J. H. BLACKMAS, Proprietor.
Native Bt. Newtown Street.
Pnrtnjr the Lpnten season I shall have a
frtmh Mipplv ot null at inv market. JOHN H.
BLACKMAN, Ncwwwo, Conn.
NEW HAVEN
Grand Central Shopping
EMPORIUM.
F.M.BROWN.
D. S. GAMBLE
F. M.
BROWN
& CO.
OUR
SPRING
OPENING
occurson Wednesday and
Thursday, March 27th
and 28th, when our mam
moth establishment will
be transformed into bow
ers of loveliness.
A Magnificent
Display of
Millinery!
Beautiful Wraps, Gloves,
Parasols, etc., etc.
Carnival Days in Silks and
Dress Goods !
Special low prices on every
thing. Free Fare!
30 milesfrom N.H.on pur
chases of S lO or over.
airfield County News.
MONROE.
CALIFORNIA SCENERY, CLIMATE AND
PRODUCTS.
Arriving in Sacramento, January 15,
that day was devoted to sight seeing.
wbicn was truly a dellgbc, as we were
not prepared to find sueb a semi tropic
scene in Northern California. Oranges
are raised in this section, and mature a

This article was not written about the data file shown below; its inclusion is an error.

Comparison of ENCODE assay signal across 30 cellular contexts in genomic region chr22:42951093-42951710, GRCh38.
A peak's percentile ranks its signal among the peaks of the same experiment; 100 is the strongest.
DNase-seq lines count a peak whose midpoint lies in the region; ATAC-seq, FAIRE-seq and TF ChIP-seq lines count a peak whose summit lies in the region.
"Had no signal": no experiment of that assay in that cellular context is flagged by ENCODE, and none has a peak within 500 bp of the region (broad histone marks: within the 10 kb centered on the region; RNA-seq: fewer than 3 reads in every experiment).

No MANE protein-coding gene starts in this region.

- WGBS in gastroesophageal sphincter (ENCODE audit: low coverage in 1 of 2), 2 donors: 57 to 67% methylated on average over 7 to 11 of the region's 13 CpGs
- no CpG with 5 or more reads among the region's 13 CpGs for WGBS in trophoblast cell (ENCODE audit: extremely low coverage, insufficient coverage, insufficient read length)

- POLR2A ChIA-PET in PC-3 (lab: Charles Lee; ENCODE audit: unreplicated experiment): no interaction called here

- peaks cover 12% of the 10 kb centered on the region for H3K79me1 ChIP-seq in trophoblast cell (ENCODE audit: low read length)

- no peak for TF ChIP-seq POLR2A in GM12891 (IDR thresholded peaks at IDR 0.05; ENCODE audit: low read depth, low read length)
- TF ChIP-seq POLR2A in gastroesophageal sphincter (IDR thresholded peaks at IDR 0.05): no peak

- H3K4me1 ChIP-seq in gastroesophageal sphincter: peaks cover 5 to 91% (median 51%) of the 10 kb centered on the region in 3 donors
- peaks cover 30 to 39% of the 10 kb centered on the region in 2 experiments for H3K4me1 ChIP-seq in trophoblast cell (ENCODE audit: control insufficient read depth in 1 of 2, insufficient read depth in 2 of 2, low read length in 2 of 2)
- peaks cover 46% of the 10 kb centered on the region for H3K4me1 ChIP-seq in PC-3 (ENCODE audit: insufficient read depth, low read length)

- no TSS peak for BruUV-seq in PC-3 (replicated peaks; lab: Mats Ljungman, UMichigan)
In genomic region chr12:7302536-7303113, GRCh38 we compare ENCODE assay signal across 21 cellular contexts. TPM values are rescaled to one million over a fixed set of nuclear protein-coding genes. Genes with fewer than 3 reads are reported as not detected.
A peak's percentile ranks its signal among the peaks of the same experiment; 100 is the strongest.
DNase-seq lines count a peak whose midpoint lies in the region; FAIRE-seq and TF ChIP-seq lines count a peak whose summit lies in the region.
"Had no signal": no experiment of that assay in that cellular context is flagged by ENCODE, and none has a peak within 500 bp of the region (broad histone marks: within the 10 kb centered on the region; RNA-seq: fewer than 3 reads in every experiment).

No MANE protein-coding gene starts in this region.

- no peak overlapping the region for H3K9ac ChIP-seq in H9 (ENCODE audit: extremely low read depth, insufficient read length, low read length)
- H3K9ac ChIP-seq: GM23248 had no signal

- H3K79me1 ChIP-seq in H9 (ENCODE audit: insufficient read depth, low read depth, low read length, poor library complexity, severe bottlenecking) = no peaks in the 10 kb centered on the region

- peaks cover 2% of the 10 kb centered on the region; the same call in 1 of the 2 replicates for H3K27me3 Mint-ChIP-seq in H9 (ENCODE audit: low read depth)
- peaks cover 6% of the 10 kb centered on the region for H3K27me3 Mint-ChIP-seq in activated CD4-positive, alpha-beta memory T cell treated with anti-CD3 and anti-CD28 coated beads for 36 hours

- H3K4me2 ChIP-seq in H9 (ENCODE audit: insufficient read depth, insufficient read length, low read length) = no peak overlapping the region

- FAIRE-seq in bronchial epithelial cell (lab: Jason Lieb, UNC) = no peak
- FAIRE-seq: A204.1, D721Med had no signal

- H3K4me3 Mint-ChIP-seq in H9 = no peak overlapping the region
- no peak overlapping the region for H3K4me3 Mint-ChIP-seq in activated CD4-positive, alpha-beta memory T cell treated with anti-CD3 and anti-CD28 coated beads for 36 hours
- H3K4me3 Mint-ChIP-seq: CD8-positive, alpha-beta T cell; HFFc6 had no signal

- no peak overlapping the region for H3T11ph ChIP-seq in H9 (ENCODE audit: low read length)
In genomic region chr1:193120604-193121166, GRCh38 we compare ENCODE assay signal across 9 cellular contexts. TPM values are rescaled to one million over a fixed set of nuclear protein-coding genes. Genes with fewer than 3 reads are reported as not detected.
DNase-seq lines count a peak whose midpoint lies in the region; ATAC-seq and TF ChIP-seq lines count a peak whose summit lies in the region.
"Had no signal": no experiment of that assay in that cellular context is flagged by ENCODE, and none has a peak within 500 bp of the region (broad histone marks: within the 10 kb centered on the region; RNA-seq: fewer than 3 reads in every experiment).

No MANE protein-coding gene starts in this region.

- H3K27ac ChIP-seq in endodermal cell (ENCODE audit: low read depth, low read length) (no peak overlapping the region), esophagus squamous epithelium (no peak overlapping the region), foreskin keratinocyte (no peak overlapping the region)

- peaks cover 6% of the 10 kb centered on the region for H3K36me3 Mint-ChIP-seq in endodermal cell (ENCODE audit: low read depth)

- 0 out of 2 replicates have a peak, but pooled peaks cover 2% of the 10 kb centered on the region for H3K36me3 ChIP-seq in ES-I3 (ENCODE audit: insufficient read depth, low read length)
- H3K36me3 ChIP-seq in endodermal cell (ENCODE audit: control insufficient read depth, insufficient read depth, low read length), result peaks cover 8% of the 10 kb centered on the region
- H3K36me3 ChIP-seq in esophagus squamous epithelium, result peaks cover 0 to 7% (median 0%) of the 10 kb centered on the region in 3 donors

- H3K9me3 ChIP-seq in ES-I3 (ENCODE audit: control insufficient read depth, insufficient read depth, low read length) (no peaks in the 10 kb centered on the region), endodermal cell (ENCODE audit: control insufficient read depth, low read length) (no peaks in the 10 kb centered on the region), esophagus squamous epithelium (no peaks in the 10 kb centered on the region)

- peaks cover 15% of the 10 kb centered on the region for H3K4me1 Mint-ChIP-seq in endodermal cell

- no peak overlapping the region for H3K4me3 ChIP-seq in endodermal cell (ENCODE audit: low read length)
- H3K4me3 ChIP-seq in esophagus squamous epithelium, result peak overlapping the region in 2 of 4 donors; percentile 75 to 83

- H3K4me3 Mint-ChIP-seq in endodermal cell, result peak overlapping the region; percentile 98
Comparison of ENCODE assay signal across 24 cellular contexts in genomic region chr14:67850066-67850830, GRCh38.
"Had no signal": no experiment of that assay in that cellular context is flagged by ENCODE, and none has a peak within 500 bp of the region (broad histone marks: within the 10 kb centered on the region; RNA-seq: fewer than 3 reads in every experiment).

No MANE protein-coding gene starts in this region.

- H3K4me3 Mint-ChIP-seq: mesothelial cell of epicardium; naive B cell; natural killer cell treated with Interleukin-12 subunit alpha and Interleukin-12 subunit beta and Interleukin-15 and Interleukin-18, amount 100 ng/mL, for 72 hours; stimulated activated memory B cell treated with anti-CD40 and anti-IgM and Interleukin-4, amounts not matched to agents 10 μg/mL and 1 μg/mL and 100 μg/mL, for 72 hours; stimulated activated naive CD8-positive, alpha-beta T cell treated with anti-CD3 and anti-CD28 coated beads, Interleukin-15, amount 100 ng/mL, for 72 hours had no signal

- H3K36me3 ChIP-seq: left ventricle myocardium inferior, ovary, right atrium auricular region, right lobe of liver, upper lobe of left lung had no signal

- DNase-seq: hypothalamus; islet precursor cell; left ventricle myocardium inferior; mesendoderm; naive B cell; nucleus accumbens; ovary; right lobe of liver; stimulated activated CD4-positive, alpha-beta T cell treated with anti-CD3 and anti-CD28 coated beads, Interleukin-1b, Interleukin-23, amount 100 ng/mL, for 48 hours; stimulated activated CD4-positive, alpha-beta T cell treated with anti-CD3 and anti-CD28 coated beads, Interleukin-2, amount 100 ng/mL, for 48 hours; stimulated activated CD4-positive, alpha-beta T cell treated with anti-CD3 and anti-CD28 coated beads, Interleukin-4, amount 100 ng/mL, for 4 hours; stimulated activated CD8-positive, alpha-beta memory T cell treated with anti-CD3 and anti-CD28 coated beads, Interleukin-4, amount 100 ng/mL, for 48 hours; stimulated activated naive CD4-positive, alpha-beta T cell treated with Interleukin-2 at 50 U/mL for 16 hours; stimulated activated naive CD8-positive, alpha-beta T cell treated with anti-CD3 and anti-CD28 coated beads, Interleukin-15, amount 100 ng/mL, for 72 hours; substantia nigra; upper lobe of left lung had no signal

month earlier than In the southern part;
cause said to be warmer night? liere.
i'omological societies' meetings were
held in tbe Sacramento chamber of com
merce, January 16, 17, and 18 and were
very interesting and were attended by
all our party, which included tbe presi
dent, B. J. Berkmans of Agusta, Georgia,
B. G. bmitb, treasurer, ot Cambridge,
Mass.. Secretary Bracket of Iowa, and
Vice President Bracket of Iowa. Cali
fornia his a fashion of showing up her
products in a pleasing style. .Every city
has her chamber of commerce, to which
all visitors are escorted. Here you will
fine tastefully arranged samples of the i
country's products. These displays are
very interesting and Instructive, es
pecially to tbe tender foot. One is con
vinced that only the richest soil can pro
duce pears weighing three pounds,
peaches three pounds, grapes two
pounds to the bunch, fruit tree making
twice tbe growth ever seen in the east in
one year. Tbe largest vegetables you
ever saw.
Our meetings were attended by large
numbers of tbe prominent fruit growers